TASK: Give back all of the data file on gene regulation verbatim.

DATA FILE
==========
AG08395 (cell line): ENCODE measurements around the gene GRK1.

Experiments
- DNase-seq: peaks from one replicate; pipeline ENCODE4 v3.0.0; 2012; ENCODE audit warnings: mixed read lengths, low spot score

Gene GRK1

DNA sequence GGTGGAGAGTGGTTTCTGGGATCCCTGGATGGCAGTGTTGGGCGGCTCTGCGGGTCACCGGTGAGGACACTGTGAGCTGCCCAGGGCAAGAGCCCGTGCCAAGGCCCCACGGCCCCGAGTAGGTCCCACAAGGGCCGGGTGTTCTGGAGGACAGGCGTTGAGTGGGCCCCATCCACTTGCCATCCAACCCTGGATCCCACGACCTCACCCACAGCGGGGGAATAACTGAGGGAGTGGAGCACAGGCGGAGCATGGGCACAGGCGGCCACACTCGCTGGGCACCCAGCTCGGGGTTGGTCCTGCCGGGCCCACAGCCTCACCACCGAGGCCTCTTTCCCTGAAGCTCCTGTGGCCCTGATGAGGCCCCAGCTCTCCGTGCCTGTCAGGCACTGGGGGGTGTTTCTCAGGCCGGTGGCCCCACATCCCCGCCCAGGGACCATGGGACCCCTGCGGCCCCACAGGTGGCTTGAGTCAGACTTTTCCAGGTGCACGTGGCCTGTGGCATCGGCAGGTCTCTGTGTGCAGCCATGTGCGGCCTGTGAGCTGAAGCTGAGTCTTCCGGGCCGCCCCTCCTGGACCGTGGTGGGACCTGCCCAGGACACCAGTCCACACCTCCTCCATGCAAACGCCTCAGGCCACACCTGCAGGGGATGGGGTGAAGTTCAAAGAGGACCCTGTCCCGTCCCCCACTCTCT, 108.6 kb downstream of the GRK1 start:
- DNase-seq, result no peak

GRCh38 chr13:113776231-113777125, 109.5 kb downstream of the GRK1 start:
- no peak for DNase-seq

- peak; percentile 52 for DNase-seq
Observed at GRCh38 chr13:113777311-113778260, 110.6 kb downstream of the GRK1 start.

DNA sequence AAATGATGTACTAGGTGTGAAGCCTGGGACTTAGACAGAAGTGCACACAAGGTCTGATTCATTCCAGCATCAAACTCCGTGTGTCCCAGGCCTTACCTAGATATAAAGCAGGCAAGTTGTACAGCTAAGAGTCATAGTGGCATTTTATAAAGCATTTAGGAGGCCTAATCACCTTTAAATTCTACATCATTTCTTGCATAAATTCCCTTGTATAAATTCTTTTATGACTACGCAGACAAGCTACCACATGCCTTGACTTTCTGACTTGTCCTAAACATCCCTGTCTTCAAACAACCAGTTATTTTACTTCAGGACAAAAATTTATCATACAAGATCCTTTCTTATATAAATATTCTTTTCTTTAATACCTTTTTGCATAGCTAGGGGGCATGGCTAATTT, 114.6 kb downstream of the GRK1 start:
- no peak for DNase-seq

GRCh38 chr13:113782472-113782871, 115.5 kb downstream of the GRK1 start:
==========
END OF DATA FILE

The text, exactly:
AG08395 (cell line): ENCODE measurements around the gene GRK1.

Experiments
- DNase-seq: peaks from one replicate; pipeline ENCODE4 v3.0.0; 2012; ENCODE audit warnings: mixed read lengths, low spot score

Gene GRK1

DNA sequence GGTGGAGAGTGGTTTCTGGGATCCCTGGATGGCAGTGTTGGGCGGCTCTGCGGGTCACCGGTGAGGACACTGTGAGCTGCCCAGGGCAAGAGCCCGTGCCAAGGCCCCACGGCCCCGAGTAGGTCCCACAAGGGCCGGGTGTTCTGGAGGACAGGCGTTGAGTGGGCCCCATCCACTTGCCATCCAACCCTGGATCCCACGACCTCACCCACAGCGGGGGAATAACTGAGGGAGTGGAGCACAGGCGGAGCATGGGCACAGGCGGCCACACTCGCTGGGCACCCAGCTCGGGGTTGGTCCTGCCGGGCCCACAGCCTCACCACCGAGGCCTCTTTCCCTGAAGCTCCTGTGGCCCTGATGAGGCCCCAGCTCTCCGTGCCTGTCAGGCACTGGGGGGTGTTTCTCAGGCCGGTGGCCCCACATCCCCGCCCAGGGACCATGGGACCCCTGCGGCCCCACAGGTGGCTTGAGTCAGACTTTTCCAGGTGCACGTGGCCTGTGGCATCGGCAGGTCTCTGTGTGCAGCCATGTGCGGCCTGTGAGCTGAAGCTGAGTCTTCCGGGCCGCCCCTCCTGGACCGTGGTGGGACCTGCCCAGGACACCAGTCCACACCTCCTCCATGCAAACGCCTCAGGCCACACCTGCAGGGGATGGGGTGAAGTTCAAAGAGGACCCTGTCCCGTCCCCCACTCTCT, 108.6 kb downstream of the GRK1 start:
- DNase-seq, result no peak

GRCh38 chr13:113776231-113777125, 109.5 kb downstream of the GRK1 start:
- no peak for DNase-seq

- peak; percentile 52 for DNase-seq
Observed at GRCh38 chr13:113777311-113778260, 110.6 kb downstream of the GRK1 start.

DNA sequence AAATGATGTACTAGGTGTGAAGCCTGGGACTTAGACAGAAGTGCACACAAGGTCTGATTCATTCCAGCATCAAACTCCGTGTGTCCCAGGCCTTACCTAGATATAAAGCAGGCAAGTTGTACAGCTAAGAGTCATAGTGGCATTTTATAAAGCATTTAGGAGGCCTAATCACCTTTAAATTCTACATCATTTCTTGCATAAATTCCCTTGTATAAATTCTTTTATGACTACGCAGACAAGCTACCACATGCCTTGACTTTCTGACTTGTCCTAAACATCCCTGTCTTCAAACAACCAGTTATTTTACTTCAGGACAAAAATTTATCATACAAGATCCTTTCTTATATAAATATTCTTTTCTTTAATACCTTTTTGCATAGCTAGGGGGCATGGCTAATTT, 114.6 kb downstream of the GRK1 start:
- no peak for DNase-seq

GRCh38 chr13:113782472-113782871, 115.5 kb downstream of the GRK1 start: